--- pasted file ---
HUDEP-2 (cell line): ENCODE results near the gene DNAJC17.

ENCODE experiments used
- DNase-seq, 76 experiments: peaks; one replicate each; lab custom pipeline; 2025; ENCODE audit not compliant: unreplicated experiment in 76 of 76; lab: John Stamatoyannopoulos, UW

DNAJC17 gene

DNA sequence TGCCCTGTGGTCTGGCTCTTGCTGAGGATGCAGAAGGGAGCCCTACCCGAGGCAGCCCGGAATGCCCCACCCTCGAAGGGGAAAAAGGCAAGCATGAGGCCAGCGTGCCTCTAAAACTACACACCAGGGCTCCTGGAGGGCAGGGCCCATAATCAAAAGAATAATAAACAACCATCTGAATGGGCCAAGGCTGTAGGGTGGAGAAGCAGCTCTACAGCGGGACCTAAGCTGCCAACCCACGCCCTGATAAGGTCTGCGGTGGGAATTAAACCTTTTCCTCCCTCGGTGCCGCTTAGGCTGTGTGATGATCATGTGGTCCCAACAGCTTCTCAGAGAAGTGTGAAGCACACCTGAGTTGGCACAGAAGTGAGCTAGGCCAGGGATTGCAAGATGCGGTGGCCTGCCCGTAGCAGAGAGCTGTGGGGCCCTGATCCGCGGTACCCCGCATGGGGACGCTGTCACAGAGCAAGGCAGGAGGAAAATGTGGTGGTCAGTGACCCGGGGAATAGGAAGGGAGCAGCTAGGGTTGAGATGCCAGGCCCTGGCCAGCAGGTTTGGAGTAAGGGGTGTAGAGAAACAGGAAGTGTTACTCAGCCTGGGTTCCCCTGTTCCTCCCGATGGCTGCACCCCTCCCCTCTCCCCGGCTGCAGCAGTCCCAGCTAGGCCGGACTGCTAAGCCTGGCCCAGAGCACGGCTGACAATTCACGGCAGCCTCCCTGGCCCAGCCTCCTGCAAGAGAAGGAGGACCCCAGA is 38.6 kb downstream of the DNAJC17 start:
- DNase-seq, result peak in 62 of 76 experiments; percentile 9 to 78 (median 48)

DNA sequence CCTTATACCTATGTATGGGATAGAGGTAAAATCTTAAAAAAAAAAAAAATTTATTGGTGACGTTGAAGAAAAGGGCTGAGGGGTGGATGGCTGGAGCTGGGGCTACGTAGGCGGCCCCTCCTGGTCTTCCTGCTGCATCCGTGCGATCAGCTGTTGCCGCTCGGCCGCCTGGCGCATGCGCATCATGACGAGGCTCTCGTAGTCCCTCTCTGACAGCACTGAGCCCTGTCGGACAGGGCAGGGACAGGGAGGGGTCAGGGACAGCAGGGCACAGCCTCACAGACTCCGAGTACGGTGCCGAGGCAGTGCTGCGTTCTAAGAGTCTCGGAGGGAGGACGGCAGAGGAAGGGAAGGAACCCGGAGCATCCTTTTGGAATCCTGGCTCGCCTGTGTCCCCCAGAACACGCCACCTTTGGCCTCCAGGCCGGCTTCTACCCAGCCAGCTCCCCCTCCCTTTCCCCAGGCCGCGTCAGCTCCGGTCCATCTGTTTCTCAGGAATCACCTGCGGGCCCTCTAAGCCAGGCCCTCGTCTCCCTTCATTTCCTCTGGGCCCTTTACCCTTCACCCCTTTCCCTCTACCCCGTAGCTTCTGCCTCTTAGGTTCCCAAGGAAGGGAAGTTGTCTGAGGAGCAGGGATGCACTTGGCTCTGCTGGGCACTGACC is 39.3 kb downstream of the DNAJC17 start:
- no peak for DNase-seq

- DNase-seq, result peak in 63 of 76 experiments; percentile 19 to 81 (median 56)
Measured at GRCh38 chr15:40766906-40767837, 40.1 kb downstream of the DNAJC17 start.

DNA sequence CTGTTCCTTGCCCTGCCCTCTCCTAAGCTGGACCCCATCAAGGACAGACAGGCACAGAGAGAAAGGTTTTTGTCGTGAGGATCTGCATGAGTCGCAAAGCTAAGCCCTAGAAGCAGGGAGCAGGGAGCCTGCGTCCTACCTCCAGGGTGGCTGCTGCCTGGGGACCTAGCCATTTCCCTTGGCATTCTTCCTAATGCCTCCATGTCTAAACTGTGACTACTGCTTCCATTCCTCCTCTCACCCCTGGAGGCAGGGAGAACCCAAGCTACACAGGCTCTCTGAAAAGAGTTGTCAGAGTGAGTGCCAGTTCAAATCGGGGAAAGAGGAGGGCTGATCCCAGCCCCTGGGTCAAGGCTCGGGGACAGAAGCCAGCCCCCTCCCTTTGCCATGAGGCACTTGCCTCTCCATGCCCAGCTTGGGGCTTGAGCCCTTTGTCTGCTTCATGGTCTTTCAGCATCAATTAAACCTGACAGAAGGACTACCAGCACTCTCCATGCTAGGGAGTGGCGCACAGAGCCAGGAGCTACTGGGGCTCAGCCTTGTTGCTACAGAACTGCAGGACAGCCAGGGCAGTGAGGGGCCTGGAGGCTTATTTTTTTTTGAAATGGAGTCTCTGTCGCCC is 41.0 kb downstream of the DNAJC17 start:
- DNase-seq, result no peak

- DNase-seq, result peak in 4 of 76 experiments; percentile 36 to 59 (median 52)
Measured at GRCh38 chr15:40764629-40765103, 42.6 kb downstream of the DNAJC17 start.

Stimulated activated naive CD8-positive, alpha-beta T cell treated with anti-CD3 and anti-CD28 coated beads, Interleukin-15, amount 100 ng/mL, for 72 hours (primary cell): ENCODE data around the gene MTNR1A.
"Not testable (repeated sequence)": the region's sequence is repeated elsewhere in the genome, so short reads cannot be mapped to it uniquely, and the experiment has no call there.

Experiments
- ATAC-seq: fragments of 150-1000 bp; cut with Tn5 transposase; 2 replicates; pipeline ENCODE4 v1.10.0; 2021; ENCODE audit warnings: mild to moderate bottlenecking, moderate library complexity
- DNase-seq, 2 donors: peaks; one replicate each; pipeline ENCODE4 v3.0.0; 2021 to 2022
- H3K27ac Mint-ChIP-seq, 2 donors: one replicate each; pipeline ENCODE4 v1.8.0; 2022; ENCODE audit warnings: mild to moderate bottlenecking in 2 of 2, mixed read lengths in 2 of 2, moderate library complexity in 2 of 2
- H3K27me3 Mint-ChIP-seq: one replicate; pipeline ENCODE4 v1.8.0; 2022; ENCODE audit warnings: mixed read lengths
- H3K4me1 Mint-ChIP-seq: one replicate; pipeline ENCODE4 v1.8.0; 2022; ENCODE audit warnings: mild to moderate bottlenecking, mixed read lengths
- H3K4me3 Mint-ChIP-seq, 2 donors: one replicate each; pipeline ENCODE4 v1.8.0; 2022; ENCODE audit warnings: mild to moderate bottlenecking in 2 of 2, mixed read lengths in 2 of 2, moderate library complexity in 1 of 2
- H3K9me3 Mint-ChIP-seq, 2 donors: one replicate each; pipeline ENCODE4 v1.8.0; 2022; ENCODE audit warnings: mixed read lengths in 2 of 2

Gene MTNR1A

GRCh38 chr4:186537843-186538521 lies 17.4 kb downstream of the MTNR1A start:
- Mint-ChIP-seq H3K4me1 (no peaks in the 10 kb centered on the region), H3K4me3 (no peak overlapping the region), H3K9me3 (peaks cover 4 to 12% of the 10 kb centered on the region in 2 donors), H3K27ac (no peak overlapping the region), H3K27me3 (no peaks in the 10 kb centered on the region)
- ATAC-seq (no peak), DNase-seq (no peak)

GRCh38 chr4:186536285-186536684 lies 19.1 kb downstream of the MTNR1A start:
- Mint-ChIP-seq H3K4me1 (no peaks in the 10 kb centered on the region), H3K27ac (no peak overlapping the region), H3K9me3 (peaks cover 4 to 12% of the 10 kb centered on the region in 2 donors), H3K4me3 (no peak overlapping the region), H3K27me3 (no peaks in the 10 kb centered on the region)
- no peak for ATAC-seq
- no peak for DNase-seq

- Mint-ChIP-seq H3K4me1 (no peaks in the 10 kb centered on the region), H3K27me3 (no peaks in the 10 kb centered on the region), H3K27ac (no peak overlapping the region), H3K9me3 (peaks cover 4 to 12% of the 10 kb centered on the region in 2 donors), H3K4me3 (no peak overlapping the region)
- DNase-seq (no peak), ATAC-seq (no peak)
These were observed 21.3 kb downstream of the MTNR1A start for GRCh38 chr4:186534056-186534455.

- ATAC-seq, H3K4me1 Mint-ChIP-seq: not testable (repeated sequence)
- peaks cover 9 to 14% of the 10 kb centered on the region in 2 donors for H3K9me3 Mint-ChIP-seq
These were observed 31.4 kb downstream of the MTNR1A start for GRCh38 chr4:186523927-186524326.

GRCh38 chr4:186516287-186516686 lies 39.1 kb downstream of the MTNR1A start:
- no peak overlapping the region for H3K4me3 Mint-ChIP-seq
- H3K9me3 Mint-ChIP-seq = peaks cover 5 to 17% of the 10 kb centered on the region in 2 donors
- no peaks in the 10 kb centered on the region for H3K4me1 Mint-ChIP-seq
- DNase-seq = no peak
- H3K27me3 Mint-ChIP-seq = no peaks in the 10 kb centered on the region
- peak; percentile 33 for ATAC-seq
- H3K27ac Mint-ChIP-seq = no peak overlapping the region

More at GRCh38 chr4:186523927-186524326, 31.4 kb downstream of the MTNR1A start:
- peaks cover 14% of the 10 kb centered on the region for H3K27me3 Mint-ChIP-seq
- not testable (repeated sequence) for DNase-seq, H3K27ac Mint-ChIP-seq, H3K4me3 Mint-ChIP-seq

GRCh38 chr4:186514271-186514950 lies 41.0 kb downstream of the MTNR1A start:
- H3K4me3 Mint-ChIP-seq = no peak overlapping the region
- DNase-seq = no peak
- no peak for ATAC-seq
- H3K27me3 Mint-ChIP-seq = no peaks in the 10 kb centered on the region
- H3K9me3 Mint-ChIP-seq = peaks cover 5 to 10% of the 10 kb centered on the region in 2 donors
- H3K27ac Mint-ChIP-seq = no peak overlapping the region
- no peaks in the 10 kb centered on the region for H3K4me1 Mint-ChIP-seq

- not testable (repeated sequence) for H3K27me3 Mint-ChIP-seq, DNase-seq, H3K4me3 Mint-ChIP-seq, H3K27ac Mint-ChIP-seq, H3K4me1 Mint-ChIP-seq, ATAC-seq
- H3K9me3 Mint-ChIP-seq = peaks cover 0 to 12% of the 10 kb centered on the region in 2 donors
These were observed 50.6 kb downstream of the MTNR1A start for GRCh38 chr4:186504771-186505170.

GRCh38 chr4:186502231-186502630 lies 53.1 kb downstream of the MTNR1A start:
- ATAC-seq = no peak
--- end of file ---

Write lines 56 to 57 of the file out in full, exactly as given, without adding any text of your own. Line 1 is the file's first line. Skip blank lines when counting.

- H3K27ac Mint-ChIP-seq = no peak overlapping the region
- no peaks in the 10 kb centered on the region for H3K4me1 Mint-ChIP-seq